Waldron focuses on dignity, not offence; he thinks mere hurt feelings are insufficient grounds for legal regulation. But he gives little guidance on how the distinction would be made, nor does he convince us that judges in a polarised nation would be good line-drawers. All such laws are vague in a way that allows the offended party ample scope to represent a statement, a placard or a book as an assault on its dignity. If a requirement of malicious intent is added, that too is vague, and such laws often give no guidance as to how to establish it. The vagueness of the Indian statute gives a virtual invitation to bullies to use it to suppress whatever they don’t like.
This brings us to a second problem. Although Waldron’s admirable concern is with the social inclusion of minorities, group defamation laws throughout history have been overwhelmingly used by powerful groups to suppress dissident or heterodox voices: “a terrible track record”, says legal scholar Michael McConnell, reviewing Waldron’s book. What else would one expect, when the powerful passed the laws in the first place and typically control the judiciary that will interpret it?
A third problem is that when the topic is either sex or religion, almost anything anyone says will offend someone. Pluralistic societies contain puritans who feel sexual references demean their dignity and others who think that the suppression of sex removes a vital part of their dignity; they contain religions, and strands within religions, which harbour mutual suspicion and animosity. Group libel laws, according to Waldron, make society safe for all groups. What they really do is prevent all serious public debate or research on these touchy topics, since someone somewhere is sure to feel insulted.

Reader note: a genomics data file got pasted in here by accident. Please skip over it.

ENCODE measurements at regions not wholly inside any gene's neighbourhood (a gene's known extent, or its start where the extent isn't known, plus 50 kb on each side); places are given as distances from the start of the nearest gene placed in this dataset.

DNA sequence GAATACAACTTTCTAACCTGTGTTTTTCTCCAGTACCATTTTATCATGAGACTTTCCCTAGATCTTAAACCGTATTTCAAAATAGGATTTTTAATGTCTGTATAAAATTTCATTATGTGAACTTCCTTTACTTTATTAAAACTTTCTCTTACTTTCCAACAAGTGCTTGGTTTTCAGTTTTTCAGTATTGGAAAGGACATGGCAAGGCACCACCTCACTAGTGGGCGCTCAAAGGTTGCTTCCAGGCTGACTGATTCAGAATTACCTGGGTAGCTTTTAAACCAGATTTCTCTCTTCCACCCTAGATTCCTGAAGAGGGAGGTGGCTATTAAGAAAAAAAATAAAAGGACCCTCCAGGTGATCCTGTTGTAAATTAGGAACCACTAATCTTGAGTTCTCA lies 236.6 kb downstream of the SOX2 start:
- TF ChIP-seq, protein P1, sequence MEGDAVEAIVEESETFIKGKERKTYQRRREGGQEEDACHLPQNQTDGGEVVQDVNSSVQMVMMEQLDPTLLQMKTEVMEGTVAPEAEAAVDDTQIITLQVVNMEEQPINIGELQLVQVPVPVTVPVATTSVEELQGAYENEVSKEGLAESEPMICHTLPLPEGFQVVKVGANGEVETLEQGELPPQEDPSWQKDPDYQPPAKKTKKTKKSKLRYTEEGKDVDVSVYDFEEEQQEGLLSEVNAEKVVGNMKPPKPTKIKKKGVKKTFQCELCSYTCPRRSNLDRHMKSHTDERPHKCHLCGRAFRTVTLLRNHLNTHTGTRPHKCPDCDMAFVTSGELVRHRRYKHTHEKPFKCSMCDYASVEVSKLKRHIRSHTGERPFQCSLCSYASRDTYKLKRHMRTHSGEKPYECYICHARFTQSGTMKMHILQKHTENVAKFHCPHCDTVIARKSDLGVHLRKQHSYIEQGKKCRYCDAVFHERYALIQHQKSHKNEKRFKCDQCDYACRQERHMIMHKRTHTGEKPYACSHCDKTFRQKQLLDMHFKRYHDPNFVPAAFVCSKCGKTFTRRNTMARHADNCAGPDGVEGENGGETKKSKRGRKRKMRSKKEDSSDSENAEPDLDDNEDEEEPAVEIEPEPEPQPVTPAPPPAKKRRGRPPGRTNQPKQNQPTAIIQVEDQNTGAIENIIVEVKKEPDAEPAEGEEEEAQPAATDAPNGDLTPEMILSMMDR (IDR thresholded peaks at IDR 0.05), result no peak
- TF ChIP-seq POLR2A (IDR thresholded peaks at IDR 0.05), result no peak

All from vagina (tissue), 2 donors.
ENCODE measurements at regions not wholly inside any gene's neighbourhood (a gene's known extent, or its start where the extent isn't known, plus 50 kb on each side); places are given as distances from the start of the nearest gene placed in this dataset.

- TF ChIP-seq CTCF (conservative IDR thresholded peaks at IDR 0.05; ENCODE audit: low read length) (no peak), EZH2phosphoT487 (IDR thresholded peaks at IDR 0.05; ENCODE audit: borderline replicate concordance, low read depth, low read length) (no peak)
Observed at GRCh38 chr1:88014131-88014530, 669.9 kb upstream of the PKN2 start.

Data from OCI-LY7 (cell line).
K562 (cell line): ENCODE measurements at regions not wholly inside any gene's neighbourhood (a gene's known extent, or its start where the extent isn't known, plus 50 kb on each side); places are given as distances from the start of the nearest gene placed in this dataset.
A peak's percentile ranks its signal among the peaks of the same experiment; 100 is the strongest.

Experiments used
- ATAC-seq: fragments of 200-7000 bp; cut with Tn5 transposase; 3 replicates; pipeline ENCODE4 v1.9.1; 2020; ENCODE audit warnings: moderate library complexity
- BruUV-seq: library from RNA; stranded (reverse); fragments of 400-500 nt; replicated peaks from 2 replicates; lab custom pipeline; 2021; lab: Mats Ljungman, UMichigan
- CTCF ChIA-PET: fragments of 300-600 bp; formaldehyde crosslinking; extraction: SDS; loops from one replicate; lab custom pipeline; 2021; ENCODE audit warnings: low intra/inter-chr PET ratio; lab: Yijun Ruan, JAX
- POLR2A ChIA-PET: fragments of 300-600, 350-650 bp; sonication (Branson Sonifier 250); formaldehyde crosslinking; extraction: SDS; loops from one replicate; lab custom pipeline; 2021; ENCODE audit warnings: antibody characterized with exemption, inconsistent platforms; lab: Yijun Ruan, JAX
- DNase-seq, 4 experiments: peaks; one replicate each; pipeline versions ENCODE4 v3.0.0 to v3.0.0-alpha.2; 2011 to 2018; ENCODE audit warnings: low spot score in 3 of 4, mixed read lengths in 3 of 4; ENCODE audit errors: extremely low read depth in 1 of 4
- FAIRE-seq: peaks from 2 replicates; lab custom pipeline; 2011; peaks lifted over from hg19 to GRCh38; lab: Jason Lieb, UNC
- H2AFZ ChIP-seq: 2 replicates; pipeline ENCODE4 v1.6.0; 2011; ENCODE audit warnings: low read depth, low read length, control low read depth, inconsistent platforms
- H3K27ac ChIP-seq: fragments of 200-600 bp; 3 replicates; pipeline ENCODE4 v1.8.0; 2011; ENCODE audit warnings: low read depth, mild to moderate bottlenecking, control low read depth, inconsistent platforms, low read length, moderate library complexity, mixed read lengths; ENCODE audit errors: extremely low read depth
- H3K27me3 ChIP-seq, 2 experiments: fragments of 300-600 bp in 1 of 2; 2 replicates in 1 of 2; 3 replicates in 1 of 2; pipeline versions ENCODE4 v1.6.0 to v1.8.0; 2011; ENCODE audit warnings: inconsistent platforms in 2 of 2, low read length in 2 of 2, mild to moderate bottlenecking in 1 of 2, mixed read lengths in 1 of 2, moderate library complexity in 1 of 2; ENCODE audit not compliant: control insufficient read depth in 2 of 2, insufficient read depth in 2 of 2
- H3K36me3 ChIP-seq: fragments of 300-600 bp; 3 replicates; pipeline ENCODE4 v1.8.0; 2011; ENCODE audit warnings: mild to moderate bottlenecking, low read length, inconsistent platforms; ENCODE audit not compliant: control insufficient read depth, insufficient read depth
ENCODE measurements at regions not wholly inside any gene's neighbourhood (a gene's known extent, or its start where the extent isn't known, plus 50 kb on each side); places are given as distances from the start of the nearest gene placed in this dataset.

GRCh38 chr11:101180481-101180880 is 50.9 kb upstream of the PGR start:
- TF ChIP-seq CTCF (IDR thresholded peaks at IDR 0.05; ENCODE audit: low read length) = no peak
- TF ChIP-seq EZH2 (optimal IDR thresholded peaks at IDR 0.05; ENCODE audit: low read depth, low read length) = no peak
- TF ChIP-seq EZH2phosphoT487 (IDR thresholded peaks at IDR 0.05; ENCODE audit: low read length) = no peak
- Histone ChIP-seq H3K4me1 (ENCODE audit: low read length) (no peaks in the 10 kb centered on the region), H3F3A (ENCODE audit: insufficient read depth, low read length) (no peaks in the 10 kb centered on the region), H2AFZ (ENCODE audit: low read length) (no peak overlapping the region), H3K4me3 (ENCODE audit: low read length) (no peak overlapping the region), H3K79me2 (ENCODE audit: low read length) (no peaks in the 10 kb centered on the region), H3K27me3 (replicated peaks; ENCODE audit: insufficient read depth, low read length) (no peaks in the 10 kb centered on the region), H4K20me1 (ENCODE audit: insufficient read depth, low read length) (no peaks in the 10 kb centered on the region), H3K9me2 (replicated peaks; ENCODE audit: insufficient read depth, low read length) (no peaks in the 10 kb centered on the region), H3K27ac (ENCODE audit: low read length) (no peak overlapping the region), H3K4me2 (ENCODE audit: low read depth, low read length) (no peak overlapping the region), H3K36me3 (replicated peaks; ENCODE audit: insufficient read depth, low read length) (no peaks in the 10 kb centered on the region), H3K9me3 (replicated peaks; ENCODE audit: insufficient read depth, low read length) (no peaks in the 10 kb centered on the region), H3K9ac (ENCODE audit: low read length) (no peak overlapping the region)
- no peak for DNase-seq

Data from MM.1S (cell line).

The suppression of Doniger’s book was not caused by Section 295A. It was caused by bullying, power politics and cowardice. But law has given public sanctity to bad behaviour, allowing Penguin to portray itself as law-abiding rather than egregious, and allowing the plaintiffs to represent themselves as wounded citizens seeking justice, rather than the ominous thugs they are. In the US, without such laws, scholars of Hinduism have been threatened with violence. But the thugs who threaten them put themselves outside the law and are investigated by legal authorities: scholar Paul Courtright’s house was staked out by the FBI after Hindu rightwing threats apropos of his book on Ganesha. Policemen pay attention to law, and so do law professors. At the time, the head of the HSS (the RSS’s American wing) was a law professor. So far was Ved Nanda from hauling Courtright into court that he issued a public apology to him for the harassment, in my hearing, at a conference sponsored by Doniger and me at the University of Chicago (about democracy and the Hindu right, shortly to appear as an edited book, whether anyone in India will be able to read it or not). After all, Nanda, as a law professor, had to be manifestly on the side of law. Tough laws protecting free speech create social norms which make it impossible for a respectable law professor to defend such intimidation tactics. Later, when threats were directed toward employees of the Harvard University Press before the publication of my own 2007 book, The Clash Within: Democracy, Religious Violence and India’s Future, I called Nanda and asked him to stop the people who were doing this — and the pressure stopped. After all, the bullies were on the wrong side of the law. To my knowledge, no work of scholarship on Hinduism has been suppressed in the US, though many have been amply insulted.
Law, in short, is not everything, but it is not nothing either. Group defamation laws issue an invitation to thugs to suppress speech that they don’t like, while representing themselves as the righteous ones. Unfortunately, in today’s political climate in India, there are all too many people ready to take up this ugly invitation.
Martha C. Nussbaum
The writer, Ernst Freund Distinguished Service Professor of Law and Ethics at the University of Chicago, is the author, among others, of ‘Political Emotions’